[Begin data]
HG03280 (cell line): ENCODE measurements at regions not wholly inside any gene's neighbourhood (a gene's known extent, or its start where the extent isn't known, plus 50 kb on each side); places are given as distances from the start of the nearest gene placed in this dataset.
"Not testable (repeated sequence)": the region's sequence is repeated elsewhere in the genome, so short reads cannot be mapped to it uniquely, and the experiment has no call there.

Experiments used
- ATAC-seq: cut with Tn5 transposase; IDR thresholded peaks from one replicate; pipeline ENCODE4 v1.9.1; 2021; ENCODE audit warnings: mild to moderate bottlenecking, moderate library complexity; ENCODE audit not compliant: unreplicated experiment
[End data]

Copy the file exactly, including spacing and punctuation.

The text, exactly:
HG03280 (cell line): ENCODE measurements at regions not wholly inside any gene's neighbourhood (a gene's known extent, or its start where the extent isn't known, plus 50 kb on each side); places are given as distances from the start of the nearest gene placed in this dataset.
"Not testable (repeated sequence)": the region's sequence is repeated elsewhere in the genome, so short reads cannot be mapped to it uniquely, and the experiment has no call there.

Experiments used
- ATAC-seq: cut with Tn5 transposase; IDR thresholded peaks from one replicate; pipeline ENCODE4 v1.9.1; 2021; ENCODE audit warnings: mild to moderate bottlenecking, moderate library complexity; ENCODE audit not compliant: unreplicated experiment